4G Coming to Sweden: 2 Carriers Team Up to Deploy LTE by 2010

Telenor Sweden and Tele2 Sweden said today they will share spectrum and build a joint Long Term Evolution 4G network in Sweden with an eye to having it up and running by the end of 2010. The timing means Sweden will get LTE around the same time Verizon Wireless deploys it in the U.S. and NTTDoCoMo offers it in Japan. The two Swedish carriers will be equal partners in the joint venture, which also comprises spectrum-sharing in the 900MHz and 2600MHz frequency bands.
Such network-sharing is becoming more common because the costs associated building out networks are high, and because regulations in some parts of the world are making it more difficult to locate a lot of equipment in places where people desire coverage.  Read More about 4G Coming to Sweden: 2 Carriers Team Up to Deploy LTE by 2010

Carriers Spend Billions on Networks and Millions to Dress Them Up

As consumers increasingly pick up smartphones rather than feature phones, carriers are investing more cash in startups in the hopes of making such devices more useful — and their networks more profitable. The uptick in carrier investments has been particularly pronounced over the last few months, as wireless operators try to boost data revenue and differentiate their services by getting access to new technology first.
Just this week Eventful, a location-based calendar service, announced a $10 million round that included money from Telefonica. In September, two firms announced deals with carrier participation: social calendaring service Zvents, which raised $24 million, some of it from AT&T, and femtocell systems maker Percello, which raised $12 million, including money from T-Mobile.
“In my opinion the operators are becoming a little more aggressive and the equipment folks are less aggressive, with less to spend on R&D,” said Matthew Fix, a principal at Vodafone Ventures, the investment arm of the UK network operator. “Carriers are more aggressive because there’s a lot of uncertainty around their business models.” Read More about Carriers Spend Billions on Networks and Millions to Dress Them Up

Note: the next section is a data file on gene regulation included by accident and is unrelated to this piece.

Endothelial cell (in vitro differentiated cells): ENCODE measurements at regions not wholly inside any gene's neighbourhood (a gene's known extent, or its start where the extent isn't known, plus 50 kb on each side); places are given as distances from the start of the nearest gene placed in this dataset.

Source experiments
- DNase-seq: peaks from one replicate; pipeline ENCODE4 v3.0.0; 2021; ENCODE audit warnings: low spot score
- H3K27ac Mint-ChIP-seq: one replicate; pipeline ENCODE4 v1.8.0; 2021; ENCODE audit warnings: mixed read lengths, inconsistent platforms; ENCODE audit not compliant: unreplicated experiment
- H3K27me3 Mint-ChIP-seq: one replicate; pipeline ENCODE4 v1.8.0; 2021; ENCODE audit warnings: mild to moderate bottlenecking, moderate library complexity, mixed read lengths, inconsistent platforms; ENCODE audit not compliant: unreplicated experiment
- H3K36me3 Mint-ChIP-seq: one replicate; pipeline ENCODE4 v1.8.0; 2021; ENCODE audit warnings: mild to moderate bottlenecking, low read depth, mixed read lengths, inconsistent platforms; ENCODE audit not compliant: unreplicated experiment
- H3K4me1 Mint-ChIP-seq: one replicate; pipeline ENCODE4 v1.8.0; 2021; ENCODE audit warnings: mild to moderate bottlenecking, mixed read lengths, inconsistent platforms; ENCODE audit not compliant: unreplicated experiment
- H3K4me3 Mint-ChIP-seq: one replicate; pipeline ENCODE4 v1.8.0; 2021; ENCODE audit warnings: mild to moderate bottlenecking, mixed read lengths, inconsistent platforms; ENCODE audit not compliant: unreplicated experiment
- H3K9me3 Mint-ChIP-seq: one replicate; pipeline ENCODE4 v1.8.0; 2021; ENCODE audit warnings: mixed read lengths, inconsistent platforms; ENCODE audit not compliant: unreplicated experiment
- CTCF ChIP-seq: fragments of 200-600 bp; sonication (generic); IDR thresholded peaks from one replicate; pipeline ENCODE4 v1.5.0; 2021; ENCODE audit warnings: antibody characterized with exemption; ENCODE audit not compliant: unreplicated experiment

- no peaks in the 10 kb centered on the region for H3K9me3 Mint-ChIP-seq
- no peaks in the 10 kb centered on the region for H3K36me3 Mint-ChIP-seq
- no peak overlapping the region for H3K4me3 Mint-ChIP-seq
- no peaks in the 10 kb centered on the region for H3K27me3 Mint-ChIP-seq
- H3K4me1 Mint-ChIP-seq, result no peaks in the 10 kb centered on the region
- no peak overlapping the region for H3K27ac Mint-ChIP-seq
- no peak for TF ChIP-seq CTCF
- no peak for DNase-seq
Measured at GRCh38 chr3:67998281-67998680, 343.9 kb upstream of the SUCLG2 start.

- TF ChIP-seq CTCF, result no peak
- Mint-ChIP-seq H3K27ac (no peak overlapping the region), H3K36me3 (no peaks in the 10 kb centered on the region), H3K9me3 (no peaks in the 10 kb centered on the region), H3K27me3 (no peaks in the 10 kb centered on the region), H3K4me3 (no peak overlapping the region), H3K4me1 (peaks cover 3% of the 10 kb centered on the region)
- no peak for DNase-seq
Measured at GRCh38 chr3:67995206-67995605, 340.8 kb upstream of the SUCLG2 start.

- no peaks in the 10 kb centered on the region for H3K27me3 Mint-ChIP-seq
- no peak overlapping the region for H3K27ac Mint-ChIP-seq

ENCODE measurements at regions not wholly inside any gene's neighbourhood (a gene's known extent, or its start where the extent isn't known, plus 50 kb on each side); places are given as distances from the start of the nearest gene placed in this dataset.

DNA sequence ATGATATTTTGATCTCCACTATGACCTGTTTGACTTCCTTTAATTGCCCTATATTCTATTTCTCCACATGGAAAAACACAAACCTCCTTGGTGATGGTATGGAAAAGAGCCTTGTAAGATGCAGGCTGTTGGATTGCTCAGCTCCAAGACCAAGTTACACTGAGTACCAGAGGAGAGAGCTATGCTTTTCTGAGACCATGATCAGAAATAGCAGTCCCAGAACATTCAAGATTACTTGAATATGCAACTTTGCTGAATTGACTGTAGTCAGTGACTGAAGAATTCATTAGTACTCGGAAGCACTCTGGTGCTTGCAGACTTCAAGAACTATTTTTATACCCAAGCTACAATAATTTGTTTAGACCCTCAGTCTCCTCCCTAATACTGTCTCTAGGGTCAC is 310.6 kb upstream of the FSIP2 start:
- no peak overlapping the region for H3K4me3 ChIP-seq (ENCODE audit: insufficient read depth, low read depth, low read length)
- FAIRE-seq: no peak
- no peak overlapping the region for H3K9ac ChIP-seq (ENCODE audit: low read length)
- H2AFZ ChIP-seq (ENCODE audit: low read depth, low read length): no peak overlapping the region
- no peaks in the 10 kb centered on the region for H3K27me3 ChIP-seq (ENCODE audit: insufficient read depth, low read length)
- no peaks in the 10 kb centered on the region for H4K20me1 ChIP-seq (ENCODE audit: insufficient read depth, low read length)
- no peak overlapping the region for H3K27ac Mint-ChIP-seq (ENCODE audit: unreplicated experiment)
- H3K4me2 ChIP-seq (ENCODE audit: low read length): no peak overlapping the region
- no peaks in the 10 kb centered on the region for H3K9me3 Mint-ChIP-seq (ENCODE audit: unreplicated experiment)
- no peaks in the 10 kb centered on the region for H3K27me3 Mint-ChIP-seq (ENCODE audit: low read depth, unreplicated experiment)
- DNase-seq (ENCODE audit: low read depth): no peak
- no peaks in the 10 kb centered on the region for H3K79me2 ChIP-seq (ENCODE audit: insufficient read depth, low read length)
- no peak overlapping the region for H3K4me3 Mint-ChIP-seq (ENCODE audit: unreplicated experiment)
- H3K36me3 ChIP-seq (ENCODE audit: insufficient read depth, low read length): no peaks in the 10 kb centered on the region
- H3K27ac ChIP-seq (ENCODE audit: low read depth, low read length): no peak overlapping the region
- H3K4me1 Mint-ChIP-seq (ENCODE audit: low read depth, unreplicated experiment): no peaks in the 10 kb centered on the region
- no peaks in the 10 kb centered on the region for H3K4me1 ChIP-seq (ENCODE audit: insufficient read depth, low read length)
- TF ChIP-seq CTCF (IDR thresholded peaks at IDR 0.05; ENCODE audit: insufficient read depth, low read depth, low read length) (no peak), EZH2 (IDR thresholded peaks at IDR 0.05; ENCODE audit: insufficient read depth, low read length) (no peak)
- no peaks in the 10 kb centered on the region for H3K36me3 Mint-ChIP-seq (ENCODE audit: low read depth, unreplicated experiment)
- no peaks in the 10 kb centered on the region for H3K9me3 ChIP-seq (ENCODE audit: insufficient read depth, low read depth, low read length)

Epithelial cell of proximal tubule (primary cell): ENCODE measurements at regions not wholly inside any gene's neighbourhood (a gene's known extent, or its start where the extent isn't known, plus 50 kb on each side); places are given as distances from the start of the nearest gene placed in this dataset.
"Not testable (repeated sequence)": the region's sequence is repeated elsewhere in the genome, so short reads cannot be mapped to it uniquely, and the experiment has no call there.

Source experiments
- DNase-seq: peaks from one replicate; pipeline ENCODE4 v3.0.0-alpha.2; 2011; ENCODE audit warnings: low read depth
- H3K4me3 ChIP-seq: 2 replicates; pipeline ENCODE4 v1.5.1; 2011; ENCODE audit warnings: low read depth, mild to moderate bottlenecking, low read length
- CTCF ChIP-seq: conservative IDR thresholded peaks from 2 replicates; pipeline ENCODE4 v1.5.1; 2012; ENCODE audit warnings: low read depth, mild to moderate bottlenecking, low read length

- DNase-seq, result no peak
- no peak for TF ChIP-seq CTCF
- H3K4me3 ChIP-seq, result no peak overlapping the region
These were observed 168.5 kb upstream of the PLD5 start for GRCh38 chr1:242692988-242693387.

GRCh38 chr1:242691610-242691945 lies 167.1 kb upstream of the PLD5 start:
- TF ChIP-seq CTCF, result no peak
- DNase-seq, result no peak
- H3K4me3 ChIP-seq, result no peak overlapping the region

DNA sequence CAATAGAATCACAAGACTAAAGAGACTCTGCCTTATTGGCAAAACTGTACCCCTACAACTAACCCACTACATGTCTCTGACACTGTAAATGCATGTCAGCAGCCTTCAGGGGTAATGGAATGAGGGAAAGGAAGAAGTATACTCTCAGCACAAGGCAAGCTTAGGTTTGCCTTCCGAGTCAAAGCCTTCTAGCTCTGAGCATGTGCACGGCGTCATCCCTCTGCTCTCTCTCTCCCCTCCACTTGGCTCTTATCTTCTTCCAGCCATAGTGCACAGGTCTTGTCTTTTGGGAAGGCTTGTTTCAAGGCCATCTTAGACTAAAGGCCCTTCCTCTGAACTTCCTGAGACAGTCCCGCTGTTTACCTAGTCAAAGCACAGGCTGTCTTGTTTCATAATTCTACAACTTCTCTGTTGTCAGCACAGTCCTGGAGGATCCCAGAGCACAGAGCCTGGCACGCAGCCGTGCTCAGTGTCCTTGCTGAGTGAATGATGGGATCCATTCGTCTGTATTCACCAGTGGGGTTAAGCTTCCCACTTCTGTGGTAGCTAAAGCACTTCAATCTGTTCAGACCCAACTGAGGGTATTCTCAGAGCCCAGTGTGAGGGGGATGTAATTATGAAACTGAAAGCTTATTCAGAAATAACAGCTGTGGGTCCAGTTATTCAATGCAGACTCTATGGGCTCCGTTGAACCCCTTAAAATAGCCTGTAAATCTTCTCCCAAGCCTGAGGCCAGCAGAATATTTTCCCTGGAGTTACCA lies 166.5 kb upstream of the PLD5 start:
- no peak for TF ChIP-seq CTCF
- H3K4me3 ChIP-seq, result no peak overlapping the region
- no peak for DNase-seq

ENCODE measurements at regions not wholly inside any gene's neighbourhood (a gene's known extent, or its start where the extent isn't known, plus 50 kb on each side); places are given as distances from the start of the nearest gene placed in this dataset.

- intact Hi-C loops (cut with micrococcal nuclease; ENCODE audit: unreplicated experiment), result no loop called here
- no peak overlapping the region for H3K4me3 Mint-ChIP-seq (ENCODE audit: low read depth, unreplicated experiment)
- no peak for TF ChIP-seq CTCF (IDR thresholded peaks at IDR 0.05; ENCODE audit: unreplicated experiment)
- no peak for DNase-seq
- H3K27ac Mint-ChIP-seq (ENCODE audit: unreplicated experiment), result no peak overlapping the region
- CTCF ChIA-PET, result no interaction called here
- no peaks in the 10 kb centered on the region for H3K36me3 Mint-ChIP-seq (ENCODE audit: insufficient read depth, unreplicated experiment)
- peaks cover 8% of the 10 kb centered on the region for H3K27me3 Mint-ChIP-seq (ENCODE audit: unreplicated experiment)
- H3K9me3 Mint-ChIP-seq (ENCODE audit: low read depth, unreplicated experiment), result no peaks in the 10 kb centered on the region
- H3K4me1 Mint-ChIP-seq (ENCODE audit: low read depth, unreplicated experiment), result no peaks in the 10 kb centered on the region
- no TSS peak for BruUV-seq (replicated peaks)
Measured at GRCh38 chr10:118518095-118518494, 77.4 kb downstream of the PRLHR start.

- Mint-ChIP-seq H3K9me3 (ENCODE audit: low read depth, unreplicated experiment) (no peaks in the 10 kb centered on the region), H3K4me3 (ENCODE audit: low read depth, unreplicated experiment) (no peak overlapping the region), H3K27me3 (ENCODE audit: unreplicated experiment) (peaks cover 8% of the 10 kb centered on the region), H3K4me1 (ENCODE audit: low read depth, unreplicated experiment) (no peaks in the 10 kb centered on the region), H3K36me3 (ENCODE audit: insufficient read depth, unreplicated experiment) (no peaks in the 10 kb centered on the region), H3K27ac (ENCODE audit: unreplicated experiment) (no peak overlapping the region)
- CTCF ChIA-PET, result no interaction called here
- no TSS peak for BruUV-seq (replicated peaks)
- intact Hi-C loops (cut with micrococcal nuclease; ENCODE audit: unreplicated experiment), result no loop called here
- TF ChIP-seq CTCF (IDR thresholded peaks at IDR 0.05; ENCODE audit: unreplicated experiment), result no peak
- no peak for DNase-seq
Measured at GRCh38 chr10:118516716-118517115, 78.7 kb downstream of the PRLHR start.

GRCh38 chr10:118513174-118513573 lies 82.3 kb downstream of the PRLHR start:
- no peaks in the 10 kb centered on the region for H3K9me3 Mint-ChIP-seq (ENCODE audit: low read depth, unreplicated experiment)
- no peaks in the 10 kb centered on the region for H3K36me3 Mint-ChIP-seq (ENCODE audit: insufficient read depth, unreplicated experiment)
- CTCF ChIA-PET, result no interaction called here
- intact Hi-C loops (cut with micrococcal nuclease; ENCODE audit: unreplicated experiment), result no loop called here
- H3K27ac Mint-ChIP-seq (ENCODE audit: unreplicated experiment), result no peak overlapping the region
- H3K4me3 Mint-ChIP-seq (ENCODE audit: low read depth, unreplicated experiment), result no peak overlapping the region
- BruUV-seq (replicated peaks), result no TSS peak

The Mobile Linux War

A recent report from ABI Research highlights the rise of mobile Linux, estimating that 23 percent of the world’s smartphones will have a Linux operating system by 2013. It appears that much of that growth will come at the expense of Nokia’s Symbian, and that LiMo and Android will be the main beneficiaries. What the report doesn’t note is that last year ABI predicted that 31 percent of smartphones will have Linux by 2012.

Either there’s something to explain the change in numbers, or we should perhaps take our analyst reports with a grain of salt. However, Linux is undoubtedly moving fast: 15 handsets were launched earlier this year with LiMo, and after several demos and prototypes, anticipation for the Android is running high. But the jury is still out on which framework will win out with carriers and application developers.

LiMo has the backing of NEC, Motorola and Samsung as well as SK Telecom and Verizon. Android, through the Open Handset Alliance, has T-Mobile, NTT DoCoMo, China Telecom, Telefonica, Google and several others. The stated goal behind both efforts is to eliminate some of the costs associated with developing mobile applications for multiple operating systems by using open source. It’s a laudable goal, but the fight between the two for market share demonstrates how hard it will be to lower costs, as developers will still have to build for multiple platforms.

photo courtesy of the LiMo Foundation and NTT DoCoMo

DoCoMo Gives Google Mobile A Boost

NTT DoCoMo, the largest mobile carrier in Japan is going to use Google search and email, calendaring and other services on its handsets that use the iMode network, according to a story that ran on the AP news wire. AP item is based on a Nikkei report.

If true, this is a big shot in the arm for Google, that has been looking for a tier one mobile partner for its services. The company has several deals including a partnership with T-Mobile Germany, but snagging NTT DoCoMo is akin to Captain Ahab capturing Moby Dick.